A Roth individual retirement arrangement (IRA), is a type of retirement account that has some distinctive characteristics that set it apart from other IRAs. A Roth IRA is often established as a second way to save for retirement, in additional to either a 401k plan, a traditional IRA or some other type of retirements savings plan. Virtually any of these retirement plans can be funded by lump sums or by regular monthly contributions, and all have different tax ramifications.
A Roth IRA has contribution limits based on the investor's age at the time of the contribution. This varies from year to year. For example, the limit as of the time of publication for a Roth IRA is $5,000. The amount increases to $6,000 if the investor is aged 50 or older. Only a person who earns an income or who is married to someone who earns an income can have a Roth IRA. Also, this type of account is limited to people who meet certain earnings requirements. As of the time of publication, only single people who earn less than $107,000 per year or couples who make under $169,000 annually can have a Roth IRA.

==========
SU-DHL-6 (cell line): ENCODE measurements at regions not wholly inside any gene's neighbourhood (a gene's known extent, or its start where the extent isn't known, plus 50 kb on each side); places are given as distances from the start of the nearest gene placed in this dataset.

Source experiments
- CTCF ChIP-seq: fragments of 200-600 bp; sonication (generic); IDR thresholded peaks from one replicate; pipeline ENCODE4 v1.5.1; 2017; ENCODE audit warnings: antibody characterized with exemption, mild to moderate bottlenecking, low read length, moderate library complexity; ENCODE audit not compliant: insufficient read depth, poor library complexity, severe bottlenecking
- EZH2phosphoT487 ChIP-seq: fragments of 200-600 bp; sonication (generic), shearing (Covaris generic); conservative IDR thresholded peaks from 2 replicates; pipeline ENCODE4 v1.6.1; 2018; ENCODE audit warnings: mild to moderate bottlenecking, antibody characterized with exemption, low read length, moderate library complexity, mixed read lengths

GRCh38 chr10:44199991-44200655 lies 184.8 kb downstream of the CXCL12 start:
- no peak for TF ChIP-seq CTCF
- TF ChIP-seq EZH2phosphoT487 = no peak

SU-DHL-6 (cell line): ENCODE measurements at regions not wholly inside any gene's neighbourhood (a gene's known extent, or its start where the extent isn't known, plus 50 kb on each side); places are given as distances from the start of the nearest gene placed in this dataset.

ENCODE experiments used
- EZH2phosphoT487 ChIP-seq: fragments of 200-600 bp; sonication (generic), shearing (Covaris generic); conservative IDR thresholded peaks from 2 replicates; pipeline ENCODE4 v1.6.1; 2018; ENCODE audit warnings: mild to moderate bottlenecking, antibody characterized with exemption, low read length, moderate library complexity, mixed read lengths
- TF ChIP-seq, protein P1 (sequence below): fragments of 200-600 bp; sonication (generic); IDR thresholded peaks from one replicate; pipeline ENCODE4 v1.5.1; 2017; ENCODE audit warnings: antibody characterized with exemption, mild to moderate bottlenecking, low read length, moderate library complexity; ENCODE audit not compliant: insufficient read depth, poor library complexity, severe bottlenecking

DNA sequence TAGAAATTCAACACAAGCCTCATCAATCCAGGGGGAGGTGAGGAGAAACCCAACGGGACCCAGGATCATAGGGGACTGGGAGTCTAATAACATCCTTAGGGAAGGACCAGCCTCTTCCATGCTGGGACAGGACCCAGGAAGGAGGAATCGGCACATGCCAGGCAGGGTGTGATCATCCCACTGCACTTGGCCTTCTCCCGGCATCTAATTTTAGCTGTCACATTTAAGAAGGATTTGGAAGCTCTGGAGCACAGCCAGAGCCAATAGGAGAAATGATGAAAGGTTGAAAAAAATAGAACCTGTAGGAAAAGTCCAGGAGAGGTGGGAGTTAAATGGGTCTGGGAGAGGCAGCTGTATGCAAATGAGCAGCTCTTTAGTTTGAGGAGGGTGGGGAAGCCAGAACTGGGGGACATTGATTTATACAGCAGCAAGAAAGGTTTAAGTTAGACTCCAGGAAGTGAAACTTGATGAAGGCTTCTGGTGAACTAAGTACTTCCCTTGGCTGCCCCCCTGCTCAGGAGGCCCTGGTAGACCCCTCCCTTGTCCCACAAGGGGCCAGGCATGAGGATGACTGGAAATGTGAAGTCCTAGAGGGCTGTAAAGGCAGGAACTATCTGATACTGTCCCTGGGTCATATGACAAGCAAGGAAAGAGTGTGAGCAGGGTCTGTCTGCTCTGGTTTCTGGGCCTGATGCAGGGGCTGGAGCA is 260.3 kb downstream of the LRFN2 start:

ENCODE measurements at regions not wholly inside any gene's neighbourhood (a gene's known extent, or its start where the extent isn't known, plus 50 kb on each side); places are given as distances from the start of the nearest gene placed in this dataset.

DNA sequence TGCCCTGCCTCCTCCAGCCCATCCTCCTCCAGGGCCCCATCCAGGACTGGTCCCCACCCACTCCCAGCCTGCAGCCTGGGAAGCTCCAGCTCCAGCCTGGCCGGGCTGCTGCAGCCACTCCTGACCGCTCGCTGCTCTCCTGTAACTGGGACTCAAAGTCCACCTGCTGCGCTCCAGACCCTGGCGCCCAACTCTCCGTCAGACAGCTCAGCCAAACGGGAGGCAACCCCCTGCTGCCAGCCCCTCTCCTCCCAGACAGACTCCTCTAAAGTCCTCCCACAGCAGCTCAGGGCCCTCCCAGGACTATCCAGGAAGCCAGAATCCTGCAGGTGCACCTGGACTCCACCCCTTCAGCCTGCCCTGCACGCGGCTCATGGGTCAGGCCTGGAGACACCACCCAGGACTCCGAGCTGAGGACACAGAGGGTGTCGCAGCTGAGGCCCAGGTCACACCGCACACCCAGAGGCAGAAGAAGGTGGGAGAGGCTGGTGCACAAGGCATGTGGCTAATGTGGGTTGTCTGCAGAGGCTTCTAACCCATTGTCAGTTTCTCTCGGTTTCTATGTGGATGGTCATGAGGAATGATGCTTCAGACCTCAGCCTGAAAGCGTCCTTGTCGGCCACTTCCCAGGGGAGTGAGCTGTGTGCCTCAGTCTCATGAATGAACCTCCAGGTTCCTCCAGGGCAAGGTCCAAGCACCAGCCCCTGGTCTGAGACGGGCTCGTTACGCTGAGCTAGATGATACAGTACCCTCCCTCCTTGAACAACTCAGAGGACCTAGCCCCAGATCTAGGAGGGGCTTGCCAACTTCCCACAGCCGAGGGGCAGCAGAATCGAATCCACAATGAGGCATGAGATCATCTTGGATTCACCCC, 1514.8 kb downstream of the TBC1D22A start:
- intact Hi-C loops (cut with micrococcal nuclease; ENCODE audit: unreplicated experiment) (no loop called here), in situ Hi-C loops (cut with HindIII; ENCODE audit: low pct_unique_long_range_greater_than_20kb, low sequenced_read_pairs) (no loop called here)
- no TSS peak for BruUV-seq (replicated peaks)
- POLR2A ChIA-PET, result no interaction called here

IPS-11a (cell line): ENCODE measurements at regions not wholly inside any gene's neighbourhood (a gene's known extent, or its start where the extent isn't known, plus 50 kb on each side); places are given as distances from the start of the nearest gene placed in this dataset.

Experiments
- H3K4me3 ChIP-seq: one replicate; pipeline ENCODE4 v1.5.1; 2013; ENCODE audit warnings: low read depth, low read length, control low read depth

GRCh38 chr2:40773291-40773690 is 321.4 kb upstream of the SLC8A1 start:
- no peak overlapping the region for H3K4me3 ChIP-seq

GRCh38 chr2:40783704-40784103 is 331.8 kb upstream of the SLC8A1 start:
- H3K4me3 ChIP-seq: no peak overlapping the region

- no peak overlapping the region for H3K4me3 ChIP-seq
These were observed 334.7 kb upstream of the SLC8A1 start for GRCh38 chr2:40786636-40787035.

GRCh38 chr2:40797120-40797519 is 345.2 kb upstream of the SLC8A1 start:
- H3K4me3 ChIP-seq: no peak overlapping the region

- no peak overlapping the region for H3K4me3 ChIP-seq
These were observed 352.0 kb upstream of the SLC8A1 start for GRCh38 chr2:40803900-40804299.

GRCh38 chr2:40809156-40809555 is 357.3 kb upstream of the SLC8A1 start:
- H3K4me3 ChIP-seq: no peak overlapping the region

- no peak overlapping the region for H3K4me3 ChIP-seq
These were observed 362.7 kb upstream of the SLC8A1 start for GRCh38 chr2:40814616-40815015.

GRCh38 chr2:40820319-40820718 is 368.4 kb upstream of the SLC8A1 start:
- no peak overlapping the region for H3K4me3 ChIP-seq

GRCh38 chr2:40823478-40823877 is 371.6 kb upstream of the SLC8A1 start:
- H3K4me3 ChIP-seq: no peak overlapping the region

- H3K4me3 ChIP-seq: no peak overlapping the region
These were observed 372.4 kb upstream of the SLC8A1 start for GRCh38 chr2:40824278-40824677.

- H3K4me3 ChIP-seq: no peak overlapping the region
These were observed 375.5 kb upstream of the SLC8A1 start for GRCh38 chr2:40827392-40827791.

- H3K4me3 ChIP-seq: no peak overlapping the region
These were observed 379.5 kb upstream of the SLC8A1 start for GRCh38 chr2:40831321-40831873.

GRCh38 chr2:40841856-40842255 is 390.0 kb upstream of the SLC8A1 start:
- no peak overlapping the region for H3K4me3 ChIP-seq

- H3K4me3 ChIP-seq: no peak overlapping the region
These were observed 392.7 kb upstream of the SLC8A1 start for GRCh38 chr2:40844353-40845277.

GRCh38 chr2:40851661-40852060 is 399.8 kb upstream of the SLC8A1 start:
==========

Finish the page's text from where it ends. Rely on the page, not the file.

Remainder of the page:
A Roth IRA offers the account holder many different ways to invest her money, including stocks, bonds, real estate and mutual funds. This has a lot of appeal for people who want to diversify their investments in order to increase yields and minimize risk. Money in a Roth IRA can be invested in some or all of the different ways, depending on the specific financial institution that is holding the money.
A Roth IRA can be funded with a single lump sum payment, several large payments, or a regular monthly contribution. The monthly amount works well for many people because it allows them to figure their savings into their regular budget. The monthly amount can be set up so that the amount is automatically put into the IRA on a specific day each month. It is important that the investor be certain he can manage without the money that is being placed into the retirement account, since in most cases there are substantial penalties for withdrawing funds early.
Funds contributed to a Roth IRA are not tax exempt, but once the funds are in the account they will grow tax-free. When the account owner reaches the age of 59 1/2, she is able to take money from the account without paying any taxes on it, as long as she meets all criteria. In general, the money must be left in the account for at least five years before it is used and is then withdrawn because the account owner has reached 59 1/2, is buying her first home, has died or has become disabled.